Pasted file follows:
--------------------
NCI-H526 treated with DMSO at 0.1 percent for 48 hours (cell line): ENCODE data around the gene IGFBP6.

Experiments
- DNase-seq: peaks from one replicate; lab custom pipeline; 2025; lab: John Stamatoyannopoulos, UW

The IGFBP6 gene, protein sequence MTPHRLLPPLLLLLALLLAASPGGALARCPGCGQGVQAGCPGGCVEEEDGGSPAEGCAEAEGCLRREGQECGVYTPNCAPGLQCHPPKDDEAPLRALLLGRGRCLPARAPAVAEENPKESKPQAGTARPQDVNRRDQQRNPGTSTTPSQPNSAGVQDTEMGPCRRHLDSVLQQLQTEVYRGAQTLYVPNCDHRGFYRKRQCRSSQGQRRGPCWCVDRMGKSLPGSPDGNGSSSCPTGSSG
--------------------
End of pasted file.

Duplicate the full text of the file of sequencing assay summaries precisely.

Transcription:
NCI-H526 treated with DMSO at 0.1 percent for 48 hours (cell line): ENCODE data around the gene IGFBP6.

Experiments
- DNase-seq: peaks from one replicate; lab custom pipeline; 2025; lab: John Stamatoyannopoulos, UW

The IGFBP6 gene, protein sequence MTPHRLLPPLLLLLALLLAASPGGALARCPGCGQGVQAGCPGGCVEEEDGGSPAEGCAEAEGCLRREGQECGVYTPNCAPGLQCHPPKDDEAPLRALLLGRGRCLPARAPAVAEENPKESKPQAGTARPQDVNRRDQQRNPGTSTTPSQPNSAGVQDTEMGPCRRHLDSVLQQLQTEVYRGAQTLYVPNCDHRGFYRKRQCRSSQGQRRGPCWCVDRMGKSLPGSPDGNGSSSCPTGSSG